IMPRESSED skipper Tommy Elphick reckons Dean Court's new state-of-the-art playing surface can hand Cherries a competitive edge over their Championship rivals.
Cherries' new fibre-sand pitch received a test drive during last Friday's 1-0 home defeat to Southampton following a £750,000 summer overhaul funded by owner Maxim Demin.
Three matching surfaces - one in the stadium and two at the club's King's Park training base - have been laid, each accompanied by an artificial 3G surround and new irrigation system.
After the first outing, Elphick argued that the pitch offered a more solid footing which would allow Cherries to match the brisk tempo of their more fluent second-tier opponents.
And with the benefit of training in identical conditions throughout the week, the commanding centre half believes the work will make a substantial difference once winter takes hold.
Elphick told the Daily Echo: “The pitch feels a lot firmer, especially when you plant your foot and you get a much better response when you take off. The old pitch was very soft and sometimes it took you a bit longer to turn.
“It hasn't fully bedded in yet and a few divots came up in the Southampton game but they were easily replaced and it didn't break up. It plays well and the ball rolls much quicker with no nasty surprises which will play into our hands.
“Having exactly the same surface on the training ground will give the lads extra confidence in their decision making and help to prevent any silly injuries.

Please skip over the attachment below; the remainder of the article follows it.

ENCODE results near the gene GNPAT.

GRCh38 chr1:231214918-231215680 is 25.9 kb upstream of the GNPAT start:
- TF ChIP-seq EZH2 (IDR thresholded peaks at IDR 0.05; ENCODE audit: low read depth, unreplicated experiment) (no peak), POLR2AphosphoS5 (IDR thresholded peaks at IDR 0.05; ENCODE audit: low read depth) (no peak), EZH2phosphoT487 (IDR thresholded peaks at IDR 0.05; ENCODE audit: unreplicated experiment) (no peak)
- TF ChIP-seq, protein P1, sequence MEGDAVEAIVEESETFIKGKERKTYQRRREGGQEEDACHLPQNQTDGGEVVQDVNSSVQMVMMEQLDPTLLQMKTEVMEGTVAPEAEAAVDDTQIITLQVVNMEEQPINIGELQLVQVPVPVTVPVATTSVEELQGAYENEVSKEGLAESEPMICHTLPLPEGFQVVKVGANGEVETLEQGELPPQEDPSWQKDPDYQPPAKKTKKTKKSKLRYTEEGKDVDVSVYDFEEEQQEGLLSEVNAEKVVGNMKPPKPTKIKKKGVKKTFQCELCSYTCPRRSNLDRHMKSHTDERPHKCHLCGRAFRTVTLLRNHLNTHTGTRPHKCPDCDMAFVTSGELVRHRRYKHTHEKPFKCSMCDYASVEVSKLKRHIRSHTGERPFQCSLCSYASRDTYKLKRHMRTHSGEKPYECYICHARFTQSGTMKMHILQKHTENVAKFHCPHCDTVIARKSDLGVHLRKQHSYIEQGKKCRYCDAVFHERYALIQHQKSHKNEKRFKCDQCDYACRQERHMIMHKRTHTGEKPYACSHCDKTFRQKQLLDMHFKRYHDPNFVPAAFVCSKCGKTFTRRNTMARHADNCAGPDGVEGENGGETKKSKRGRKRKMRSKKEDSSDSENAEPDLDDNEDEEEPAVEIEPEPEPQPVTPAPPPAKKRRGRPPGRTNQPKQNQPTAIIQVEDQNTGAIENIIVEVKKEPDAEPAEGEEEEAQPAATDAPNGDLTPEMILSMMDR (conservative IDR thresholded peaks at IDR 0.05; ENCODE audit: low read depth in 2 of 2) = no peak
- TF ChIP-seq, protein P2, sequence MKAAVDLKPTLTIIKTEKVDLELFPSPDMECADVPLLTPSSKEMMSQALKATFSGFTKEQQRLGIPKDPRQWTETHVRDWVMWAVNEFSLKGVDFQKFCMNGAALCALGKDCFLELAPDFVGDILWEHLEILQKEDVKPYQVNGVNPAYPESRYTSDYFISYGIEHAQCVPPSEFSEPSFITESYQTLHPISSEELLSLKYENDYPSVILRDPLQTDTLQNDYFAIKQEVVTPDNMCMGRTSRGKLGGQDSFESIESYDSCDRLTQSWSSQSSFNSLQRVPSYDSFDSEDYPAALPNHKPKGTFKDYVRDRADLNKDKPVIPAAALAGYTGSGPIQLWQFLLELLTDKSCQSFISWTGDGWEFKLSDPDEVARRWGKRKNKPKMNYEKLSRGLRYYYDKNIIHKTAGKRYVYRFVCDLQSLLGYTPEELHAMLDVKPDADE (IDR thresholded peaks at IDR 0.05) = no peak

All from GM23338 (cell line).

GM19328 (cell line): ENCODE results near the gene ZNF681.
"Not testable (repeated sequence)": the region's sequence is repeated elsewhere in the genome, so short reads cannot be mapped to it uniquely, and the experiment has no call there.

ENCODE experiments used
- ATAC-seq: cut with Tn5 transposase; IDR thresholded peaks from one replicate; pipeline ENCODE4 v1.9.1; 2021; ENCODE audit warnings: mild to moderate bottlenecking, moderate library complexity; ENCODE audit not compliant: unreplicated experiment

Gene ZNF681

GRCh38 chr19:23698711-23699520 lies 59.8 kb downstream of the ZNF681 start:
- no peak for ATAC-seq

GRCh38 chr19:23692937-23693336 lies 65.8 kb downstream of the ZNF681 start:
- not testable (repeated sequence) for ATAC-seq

“In the past, we went from training on a hard surface all week to playing on a soft surface. You definitely feel it and it takes more out of you.
“Last season, we experienced state-of-the-art pitches at places like Reading and Brighton and you could tell the difference straight away. They were able to move the ball much quicker than us at times so training on that kind of surface and having it at home will be a massive plus going forward.
“The quicker you move the ball from Monday to Friday, the quicker you can move it on a Saturday.”
And Elphick added that have a stellar surface would act as a psychological boost during the murky mid-season months.
The captain continued: “When we played at home on the back of some bad weather, you would arrive at the ground wondering what the pitch would play like.
“Last season the winter wasn't too harsh and we were lucky that the ground staff did such a fantastic job and the pitch came through fairly well.
“The year before that was pretty bad, though. When the frost kicked in, that was the end of the playing surface and we had to adapt our game a little bit.
“We are always planning for the long-term so being able to play our own game without worrying about the pitch is great and I think we will really start to notice the benefit in the winter months.”